Dozens killed by military junta airstrikes on Myanmar music festival

Singers and musicians among at least 60 people killed by military junta airstrikes on Myanmar music festival

  • Footage posted online showed scenes of devastation at the site of the festival
  • Festival was celebrating anniversary of Kachin group’s political organisation
  • Local reports said at least 60 people were killed, but true figure could be higher
  • Would represent most deadly attack by military junta since seizing power in 2021
  • The military coup ousted the elected government of Aung San Suu Kyi

Air strikes by Myanmar’s military junta on a music festival killed dozens of people on Sunday, members of an ethnic minority group and rescue workers said.

Singers and musicians were among those killed in the strikes apparently targeting an anniversary celebration of the Kachin ethnic group’s main political organisation.

The attack, reported to have been carried out by two Myanmar military jets, comes three days before Southeast Asian foreign ministers are to hold a special meeting in Indonesia to discuss widening violence in Myanmar.

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Air strikes by Myanmar’s military junta on a music festival killed dozens of people on Sunday, members of an ethnic minority group and rescue workers said. Pictured: Footage purportedly showing the aftermath of the air strikes, posted on social media platforms

The number of casualties at Sunday night’s celebration by the Kachin Independence Organization in the northern state of Kachin appeared to be the most in a single air attack since the military junta seized power in February last year.

The military coup ousted the elected government of Aung San Suu Kyi, who earlier this month was sentenced to a further three years in prison and could face a total of 26 years behind bars.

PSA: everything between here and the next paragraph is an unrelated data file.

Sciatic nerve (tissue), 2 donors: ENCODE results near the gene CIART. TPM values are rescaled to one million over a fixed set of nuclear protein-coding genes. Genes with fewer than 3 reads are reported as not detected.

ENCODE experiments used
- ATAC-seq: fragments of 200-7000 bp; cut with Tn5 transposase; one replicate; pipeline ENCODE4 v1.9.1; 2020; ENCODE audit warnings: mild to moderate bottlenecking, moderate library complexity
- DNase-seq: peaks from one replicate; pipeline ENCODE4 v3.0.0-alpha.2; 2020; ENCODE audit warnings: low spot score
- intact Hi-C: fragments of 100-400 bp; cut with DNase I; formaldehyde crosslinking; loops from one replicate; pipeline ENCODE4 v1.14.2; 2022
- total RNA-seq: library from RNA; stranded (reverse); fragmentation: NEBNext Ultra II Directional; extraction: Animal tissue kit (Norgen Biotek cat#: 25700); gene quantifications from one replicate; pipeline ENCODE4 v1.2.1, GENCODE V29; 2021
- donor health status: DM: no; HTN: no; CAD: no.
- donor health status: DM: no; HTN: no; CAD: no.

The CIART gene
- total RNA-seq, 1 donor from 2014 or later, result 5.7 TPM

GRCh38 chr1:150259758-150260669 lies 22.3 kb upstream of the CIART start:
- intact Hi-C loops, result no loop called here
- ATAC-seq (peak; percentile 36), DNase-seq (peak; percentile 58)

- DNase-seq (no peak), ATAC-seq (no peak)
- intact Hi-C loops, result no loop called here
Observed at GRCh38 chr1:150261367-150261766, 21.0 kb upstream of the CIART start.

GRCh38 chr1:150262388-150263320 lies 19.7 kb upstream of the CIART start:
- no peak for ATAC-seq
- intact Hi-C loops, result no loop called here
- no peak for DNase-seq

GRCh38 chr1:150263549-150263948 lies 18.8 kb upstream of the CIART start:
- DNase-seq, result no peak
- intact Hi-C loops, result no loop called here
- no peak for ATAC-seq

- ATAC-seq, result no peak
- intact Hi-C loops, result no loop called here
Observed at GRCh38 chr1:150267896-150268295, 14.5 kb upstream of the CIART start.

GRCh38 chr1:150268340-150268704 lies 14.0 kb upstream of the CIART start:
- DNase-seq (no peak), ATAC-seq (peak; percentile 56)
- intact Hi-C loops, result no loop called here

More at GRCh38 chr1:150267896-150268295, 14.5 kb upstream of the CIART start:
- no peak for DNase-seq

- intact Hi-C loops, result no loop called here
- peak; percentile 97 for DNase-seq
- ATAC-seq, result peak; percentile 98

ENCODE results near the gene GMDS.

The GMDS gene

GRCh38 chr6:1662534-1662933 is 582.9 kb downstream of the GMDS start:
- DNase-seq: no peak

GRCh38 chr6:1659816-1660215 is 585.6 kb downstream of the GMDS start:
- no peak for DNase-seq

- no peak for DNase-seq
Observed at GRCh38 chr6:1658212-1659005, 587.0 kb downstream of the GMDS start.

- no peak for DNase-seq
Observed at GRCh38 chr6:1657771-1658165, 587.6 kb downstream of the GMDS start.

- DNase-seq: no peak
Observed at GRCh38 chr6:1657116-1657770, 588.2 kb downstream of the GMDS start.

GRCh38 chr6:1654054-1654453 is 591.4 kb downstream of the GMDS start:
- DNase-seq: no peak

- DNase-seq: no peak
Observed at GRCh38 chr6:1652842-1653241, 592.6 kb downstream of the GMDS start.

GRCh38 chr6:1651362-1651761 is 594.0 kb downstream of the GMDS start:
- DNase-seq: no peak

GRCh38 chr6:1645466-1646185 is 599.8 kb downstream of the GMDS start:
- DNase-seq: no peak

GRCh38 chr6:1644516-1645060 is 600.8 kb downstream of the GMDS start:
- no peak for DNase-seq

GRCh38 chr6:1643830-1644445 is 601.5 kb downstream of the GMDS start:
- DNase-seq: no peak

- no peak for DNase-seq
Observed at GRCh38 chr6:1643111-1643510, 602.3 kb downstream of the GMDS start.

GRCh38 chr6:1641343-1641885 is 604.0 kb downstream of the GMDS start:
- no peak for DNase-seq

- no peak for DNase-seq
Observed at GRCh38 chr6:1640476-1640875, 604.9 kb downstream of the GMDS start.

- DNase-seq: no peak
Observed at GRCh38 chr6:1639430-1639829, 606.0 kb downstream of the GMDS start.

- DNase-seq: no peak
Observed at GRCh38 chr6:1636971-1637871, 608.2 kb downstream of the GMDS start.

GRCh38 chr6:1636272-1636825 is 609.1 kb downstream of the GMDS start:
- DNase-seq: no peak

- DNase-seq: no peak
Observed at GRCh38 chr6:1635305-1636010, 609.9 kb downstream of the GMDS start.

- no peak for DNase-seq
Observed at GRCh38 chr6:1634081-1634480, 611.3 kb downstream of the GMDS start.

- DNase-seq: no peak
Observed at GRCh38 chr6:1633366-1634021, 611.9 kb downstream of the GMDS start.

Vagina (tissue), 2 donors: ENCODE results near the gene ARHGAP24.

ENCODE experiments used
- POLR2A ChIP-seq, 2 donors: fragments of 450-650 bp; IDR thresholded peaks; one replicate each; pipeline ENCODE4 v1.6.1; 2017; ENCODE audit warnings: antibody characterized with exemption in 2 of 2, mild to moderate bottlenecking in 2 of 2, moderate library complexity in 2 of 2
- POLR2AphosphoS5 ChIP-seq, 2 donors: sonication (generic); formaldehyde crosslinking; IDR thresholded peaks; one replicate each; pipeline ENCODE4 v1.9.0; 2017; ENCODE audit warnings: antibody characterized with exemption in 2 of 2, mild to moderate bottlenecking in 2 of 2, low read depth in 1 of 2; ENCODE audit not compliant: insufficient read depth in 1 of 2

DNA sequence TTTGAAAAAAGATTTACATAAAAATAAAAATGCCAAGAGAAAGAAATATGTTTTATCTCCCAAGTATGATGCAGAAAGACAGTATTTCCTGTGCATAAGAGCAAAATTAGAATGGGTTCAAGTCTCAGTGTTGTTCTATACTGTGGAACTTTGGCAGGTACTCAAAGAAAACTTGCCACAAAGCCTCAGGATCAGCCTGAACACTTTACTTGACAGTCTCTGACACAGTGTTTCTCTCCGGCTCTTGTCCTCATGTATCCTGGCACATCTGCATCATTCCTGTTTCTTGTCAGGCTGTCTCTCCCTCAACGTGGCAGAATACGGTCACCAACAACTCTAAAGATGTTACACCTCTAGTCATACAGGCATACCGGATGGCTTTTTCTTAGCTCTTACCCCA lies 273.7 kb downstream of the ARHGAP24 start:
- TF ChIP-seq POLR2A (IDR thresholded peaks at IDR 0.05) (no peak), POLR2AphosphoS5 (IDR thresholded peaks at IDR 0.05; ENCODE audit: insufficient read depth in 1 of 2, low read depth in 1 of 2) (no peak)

It was impossible to independently confirm details of the incident, though media sympathetic to the Kachin posted videos showing what was said to be the attack’s aftermath, with splintered and flattened wooden structures. 

Photos from the immediate aftermath of the attack purported to show bodies strewn across the floor. Later, images showed corpses with horrific injuries laid out on mats.

While most reports said as many as 60 people had been killed in the strikes, some local media sources said the number was even higher, reporting that there were at least 100 casualties in the attack.

There was no immediate comment from the military or government media.

‘Around 8:40 pm (1440 GMT) Sunday, two Myanmar military jets attacked’ a ceremony the Kachin Independence Army (KIA) was holding, Colonel Naw Bu told AFP news agency on Monday. ‘Around 50 people were killed including KIA members and civilians,’ he said, adding that around 70 were wounded.

The United Nations’ office in Myanmar said in a statement that it was ‘deeply concerned and saddened’ by reports of the air strikes.

‘What would appear to be excessive and disproportionate use of force by security forces against unarmed civilians is unacceptable and those responsible must be held to account,’ it said.

‘Initial reports suggest that over 100 civilians may have been affected by the bombing,’ it added, saying: ‘Numerous fatalities have also been reported.’

Myanmar has been wracked for decades by rebellions by ethnic minorities seeking autonomy, but anti-government resistance increased nationwide with the formation of an armed pro-democracy movement opposing last year’s military takeover.

The KIA has clashed regularly with the military for decades, with heavy fighting erupting in the wake of last year’s coup. 

The Kachin are one of the stronger ethnic rebel groups and are capable of manufacturing some of their own armaments. 

They also have a loose alliance with the armed militias of the pro-democracy forces that were formed in central Myanmar last year to fight army rule.